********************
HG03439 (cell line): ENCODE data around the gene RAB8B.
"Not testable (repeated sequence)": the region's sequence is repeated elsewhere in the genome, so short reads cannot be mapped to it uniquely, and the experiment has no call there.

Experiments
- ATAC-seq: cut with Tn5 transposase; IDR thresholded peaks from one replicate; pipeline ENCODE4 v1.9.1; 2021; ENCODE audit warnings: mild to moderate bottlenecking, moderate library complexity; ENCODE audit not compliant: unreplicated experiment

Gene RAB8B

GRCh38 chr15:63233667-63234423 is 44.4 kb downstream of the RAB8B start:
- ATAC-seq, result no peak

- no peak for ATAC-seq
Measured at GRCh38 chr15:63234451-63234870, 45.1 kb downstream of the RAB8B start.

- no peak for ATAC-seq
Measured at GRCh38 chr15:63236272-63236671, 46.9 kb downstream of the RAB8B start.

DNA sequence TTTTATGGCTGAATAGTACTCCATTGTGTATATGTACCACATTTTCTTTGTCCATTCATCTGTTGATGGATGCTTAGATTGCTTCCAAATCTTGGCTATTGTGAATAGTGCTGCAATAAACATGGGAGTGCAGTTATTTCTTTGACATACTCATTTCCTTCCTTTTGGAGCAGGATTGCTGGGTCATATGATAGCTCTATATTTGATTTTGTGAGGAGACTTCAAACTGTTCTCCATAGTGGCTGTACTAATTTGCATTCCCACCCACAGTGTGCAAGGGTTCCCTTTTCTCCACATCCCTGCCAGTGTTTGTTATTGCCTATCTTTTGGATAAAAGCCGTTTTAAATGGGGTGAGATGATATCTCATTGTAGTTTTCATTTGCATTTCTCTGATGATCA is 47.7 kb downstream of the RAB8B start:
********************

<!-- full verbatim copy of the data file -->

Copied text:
HG03439 (cell line): ENCODE data around the gene RAB8B.
"Not testable (repeated sequence)": the region's sequence is repeated elsewhere in the genome, so short reads cannot be mapped to it uniquely, and the experiment has no call there.

Experiments
- ATAC-seq: cut with Tn5 transposase; IDR thresholded peaks from one replicate; pipeline ENCODE4 v1.9.1; 2021; ENCODE audit warnings: mild to moderate bottlenecking, moderate library complexity; ENCODE audit not compliant: unreplicated experiment

Gene RAB8B

GRCh38 chr15:63233667-63234423 is 44.4 kb downstream of the RAB8B start:
- ATAC-seq, result no peak

- no peak for ATAC-seq
Measured at GRCh38 chr15:63234451-63234870, 45.1 kb downstream of the RAB8B start.

- no peak for ATAC-seq
Measured at GRCh38 chr15:63236272-63236671, 46.9 kb downstream of the RAB8B start.

DNA sequence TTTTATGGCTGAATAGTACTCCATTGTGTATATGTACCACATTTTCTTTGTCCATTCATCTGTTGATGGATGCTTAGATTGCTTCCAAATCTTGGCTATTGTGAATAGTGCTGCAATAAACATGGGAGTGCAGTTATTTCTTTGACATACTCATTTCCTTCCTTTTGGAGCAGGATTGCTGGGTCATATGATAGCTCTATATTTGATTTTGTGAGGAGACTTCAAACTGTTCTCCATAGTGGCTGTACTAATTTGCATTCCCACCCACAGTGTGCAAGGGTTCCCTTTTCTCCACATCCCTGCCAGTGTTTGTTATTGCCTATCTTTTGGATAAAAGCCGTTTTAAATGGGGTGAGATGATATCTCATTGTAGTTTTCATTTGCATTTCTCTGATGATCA is 47.7 kb downstream of the RAB8B start: